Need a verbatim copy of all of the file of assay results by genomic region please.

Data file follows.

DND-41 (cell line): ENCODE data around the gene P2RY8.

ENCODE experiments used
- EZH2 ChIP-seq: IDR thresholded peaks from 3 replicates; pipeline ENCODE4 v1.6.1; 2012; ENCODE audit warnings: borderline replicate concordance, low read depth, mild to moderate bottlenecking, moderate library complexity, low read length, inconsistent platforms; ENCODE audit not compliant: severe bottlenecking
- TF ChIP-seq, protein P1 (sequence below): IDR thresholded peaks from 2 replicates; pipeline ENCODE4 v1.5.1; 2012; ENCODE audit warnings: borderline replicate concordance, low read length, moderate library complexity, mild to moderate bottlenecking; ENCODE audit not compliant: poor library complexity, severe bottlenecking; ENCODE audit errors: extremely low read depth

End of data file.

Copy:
DND-41 (cell line): ENCODE data around the gene P2RY8.

ENCODE experiments used
- EZH2 ChIP-seq: IDR thresholded peaks from 3 replicates; pipeline ENCODE4 v1.6.1; 2012; ENCODE audit warnings: borderline replicate concordance, low read depth, mild to moderate bottlenecking, moderate library complexity, low read length, inconsistent platforms; ENCODE audit not compliant: severe bottlenecking
- TF ChIP-seq, protein P1 (sequence below): IDR thresholded peaks from 2 replicates; pipeline ENCODE4 v1.5.1; 2012; ENCODE audit warnings: borderline replicate concordance, low read length, moderate library complexity, mild to moderate bottlenecking; ENCODE audit not compliant: poor library complexity, severe bottlenecking; ENCODE audit errors: extremely low read depth